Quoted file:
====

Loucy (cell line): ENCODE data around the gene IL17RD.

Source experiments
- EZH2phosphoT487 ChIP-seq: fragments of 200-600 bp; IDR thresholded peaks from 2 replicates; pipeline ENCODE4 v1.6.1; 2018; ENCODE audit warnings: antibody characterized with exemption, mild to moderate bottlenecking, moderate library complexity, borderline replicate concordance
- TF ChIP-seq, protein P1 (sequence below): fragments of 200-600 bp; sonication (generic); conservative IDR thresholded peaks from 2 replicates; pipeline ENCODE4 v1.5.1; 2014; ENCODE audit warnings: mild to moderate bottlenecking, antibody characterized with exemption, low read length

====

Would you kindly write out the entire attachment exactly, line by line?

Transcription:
Loucy (cell line): ENCODE data around the gene IL17RD.

Source experiments
- EZH2phosphoT487 ChIP-seq: fragments of 200-600 bp; IDR thresholded peaks from 2 replicates; pipeline ENCODE4 v1.6.1; 2018; ENCODE audit warnings: antibody characterized with exemption, mild to moderate bottlenecking, moderate library complexity, borderline replicate concordance
- TF ChIP-seq, protein P1 (sequence below): fragments of 200-600 bp; sonication (generic); conservative IDR thresholded peaks from 2 replicates; pipeline ENCODE4 v1.5.1; 2014; ENCODE audit warnings: mild to moderate bottlenecking, antibody characterized with exemption, low read length